Setback or Step Up?
Whether a change is a setback or an opportunity depends on your framing.
Suppose you lose a job or leave a relationship. Is that a setback or a step up? I think it’s really a framing challenge – which frame will you predominantly choose?
Financially a job loss may look like a setback, and other people around you may frame it that way as well, such as by offering comforting words. But emotionally there’s often a feeling of relief. Once you accept what happened, it’s freeing. You’re back in the open possibility space again.
I often congratulate people who’ve recently lost their jobs when I see that it’s a good experience for them energy-wise. When I sometimes see others chiming in with the “poor baby” comments, it just doesn’t feel aligned to join that framing. I’ve seen way too many people thrive after a job loss – it often sparks fresh creative thinking and gives them a new lease on life.
The end of a relationship might also look like a setback due to the loss of companionship. But the comments people make upon hearing about a breakup can be awkwardly misaligned with the actual experience on the inside. They may treat it as a tragedy when it’s more like a graduation. The wiser friends will often pause to get a read on the emotional impact before sharing any feedback or support, knowing that a breakup doesn’t necessarily fit into a clean and predictable pattern.
I think a lot of us see that other people have the option to choose their frames, even when those people aren’t exercising their power to choose very well. How do you feel when someone is stuck in victimhood? You can try to talk them out of that frame, or you could let them wallow there for a while and find their own way out.
It’s important to challenge our internal frames here too. When you experience change, especially unexpected change, some parts of your mind may frame it as a setback while others may frame it as a step up.
You can let this process play out subconsciously. You can let yourself be influenced by other people’s interpretations. Or you can choose your own interpretation and feed more energy to the parts of your mind that are offering the most aligned frames.
Do you want your mind to keep offering “poor baby” frames, or would you prefer to focus on the fresh opportunities that change brings?
One thing that slowed me down in making a big career change many years ago was thinking too much about the loss of my old line of work. I thought about the projects I’d never get to do. What sped the transition along was when I began focusing on the new and exciting opportunities on the new path.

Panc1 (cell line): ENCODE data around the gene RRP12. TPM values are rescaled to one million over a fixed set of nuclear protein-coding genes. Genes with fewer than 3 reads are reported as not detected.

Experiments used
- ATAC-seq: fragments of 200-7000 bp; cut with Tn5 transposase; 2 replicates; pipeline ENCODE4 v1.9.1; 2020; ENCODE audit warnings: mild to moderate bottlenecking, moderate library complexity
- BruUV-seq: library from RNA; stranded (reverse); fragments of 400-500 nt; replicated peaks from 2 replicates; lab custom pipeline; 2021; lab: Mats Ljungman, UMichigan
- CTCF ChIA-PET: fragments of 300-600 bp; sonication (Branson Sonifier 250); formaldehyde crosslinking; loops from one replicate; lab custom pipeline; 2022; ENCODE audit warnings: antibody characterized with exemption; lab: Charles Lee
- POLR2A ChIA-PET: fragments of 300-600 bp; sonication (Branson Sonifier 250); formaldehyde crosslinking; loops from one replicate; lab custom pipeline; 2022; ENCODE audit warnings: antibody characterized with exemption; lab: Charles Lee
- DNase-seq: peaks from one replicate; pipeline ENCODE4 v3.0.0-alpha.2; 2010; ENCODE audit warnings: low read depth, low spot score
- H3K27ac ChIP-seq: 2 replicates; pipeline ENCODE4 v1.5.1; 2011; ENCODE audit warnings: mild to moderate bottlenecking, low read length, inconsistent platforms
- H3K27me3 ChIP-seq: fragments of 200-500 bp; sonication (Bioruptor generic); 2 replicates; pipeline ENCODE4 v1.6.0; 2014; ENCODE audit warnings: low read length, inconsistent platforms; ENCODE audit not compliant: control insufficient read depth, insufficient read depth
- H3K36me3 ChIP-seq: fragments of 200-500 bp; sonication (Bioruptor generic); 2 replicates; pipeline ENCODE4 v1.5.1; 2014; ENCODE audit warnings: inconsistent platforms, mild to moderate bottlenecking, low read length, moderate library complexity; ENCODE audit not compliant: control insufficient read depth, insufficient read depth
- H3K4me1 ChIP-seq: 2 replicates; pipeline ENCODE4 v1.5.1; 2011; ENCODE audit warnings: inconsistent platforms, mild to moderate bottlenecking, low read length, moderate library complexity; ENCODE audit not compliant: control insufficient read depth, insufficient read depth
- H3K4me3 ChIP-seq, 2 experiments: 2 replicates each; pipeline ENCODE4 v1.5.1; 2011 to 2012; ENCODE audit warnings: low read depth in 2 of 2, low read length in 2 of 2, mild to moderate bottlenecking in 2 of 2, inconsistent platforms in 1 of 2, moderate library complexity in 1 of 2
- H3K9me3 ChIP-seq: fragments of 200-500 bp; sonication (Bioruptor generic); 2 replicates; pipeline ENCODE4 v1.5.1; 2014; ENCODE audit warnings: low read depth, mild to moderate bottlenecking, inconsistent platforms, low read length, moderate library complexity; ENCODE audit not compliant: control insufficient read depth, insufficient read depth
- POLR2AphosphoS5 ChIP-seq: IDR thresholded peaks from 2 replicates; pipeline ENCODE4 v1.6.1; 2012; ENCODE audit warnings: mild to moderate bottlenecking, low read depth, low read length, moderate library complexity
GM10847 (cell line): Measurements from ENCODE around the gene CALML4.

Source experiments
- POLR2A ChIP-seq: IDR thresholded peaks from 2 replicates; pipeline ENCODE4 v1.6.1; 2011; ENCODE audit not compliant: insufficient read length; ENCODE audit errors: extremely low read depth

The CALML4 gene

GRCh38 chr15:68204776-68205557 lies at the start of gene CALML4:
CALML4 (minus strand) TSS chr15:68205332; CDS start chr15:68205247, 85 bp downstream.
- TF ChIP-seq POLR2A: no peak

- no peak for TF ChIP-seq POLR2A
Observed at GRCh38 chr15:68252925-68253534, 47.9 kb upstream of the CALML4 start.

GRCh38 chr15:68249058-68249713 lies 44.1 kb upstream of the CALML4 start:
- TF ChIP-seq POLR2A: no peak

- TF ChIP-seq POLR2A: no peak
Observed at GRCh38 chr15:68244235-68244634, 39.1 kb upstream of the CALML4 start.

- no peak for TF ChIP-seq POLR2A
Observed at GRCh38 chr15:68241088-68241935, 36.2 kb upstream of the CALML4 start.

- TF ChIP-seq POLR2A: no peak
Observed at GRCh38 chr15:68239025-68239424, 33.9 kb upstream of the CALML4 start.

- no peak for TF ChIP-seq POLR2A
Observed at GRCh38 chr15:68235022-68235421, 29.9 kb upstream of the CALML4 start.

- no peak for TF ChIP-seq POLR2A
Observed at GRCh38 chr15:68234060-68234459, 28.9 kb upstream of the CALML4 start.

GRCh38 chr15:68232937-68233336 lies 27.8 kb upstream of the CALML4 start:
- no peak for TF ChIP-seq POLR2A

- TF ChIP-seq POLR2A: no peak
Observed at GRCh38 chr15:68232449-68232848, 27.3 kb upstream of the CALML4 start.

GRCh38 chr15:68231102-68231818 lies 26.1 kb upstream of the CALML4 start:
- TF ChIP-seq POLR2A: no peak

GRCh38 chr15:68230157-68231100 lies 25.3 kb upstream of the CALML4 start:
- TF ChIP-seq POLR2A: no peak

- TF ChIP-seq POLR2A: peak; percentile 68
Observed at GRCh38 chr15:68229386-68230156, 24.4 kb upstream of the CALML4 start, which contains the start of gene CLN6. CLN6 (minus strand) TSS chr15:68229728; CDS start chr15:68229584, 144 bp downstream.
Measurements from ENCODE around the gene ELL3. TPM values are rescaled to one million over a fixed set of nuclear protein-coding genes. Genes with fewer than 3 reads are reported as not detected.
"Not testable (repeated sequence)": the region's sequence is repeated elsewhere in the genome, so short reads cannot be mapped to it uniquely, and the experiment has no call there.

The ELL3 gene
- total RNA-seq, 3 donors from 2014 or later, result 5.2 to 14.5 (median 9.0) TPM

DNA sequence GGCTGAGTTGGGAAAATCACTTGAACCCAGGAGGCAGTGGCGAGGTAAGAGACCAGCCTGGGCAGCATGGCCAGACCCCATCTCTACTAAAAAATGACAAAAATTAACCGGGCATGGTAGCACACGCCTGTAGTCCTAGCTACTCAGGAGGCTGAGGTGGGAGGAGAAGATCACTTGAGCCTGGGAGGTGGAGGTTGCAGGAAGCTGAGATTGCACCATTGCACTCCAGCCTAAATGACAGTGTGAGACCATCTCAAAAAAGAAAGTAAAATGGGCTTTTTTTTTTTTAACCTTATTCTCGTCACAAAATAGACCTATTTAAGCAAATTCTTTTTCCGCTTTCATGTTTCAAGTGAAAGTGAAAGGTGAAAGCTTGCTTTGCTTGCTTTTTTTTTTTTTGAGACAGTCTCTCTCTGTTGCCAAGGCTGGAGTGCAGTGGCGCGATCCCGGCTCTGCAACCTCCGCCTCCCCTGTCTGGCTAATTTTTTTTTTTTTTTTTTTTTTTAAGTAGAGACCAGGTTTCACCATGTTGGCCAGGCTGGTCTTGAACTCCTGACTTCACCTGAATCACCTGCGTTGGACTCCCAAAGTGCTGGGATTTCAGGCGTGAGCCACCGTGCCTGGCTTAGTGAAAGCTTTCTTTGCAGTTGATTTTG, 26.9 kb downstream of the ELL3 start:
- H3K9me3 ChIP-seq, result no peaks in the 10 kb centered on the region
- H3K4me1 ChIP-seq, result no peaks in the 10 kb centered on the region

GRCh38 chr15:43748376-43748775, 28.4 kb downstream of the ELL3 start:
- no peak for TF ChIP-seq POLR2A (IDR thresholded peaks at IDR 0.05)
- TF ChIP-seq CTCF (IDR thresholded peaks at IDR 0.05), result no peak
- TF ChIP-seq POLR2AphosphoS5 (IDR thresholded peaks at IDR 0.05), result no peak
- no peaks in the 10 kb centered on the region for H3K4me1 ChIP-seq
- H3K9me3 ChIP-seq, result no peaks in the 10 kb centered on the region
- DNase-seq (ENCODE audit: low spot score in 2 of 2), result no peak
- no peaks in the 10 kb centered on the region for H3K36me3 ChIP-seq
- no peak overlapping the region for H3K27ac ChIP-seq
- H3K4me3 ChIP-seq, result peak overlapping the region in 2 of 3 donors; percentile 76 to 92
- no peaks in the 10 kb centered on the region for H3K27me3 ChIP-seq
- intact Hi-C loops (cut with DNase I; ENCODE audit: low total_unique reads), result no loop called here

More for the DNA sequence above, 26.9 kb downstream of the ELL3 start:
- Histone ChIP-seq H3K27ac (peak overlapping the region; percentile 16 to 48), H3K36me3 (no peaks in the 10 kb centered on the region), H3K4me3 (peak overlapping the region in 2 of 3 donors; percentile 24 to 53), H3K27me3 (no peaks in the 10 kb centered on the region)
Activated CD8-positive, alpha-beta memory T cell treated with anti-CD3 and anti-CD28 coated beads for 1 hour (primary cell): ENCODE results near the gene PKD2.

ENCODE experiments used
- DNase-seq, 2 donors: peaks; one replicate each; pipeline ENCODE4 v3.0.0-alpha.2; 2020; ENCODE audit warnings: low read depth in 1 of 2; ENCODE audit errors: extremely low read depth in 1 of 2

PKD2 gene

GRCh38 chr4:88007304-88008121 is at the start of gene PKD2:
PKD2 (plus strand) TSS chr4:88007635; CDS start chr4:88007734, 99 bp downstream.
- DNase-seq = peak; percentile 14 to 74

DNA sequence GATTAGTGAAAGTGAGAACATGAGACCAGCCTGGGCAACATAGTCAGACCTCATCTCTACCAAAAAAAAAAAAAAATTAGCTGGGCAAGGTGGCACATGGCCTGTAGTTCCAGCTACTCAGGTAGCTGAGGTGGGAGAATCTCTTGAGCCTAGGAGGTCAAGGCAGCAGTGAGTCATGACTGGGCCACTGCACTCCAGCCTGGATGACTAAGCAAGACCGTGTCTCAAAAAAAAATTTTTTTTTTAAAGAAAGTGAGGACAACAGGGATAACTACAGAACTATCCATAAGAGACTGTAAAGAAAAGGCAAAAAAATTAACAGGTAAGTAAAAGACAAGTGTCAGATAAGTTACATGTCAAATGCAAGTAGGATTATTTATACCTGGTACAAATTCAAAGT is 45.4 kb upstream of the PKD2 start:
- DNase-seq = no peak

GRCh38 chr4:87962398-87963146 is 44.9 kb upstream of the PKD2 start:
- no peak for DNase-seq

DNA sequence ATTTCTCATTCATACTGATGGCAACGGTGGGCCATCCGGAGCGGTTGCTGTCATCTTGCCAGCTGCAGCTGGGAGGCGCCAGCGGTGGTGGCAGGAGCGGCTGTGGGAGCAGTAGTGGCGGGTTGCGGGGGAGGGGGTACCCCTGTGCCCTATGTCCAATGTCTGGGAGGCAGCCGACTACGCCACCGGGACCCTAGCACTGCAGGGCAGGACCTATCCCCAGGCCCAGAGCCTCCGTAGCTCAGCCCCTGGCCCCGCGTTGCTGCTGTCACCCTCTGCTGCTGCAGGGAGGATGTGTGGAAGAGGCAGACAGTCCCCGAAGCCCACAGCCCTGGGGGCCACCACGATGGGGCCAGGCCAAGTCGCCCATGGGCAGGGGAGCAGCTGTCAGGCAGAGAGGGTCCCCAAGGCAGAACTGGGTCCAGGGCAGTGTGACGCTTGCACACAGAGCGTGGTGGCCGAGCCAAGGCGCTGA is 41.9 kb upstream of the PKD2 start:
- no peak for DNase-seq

Even if you’re not clear about the new path, you can focus on the possibility space and begin exploring that. Let the energies of the old path go. They’ve had their time, and now they’re fading, so something new can emerge. Sometimes graduation is bittersweet, but it’s your choice to invest energy in the bitter or the sweet.
We often forget to practice this and really build up this skill for life. At some point you may notice that you just aren’t feeling very good about your life. That’s often due to a framing issue. You’ve lost the connection to excitement, fun, play, and trust, probably because your dominant framing is blocking you from sensing the “step up” side of reality. You’re stuck in the land of shadows.
Remember that life has an incredibly playful side. Work is just play. Making money is play. Relationships are play. Writing is play. Even paying bills is play.
Stressing out in a negative way is optional. Enjoying some positive stress is called excitement or passion.
Life will challenge you. That’s what life does. That’s what games do. Can you still have fun even when you’re losing? Are you actually losing if you’re having fun? Or are you actually losing if you’re technically winning the game but not having fun?
One of my greatest personal breakthroughs was learning to have fun with the game of life even while it seemed like I was losing. I decided that since money wasn’t being kind to me, I’d opt to be a fun broke person instead. That worked well.
If I had to give up all my money and assets or give up my fun nature, I’d surrender the former. More money can always be playfully earned, but a playful relationship with life is irreplaceable. I’m definitely keeping my playful wife too. 🙂
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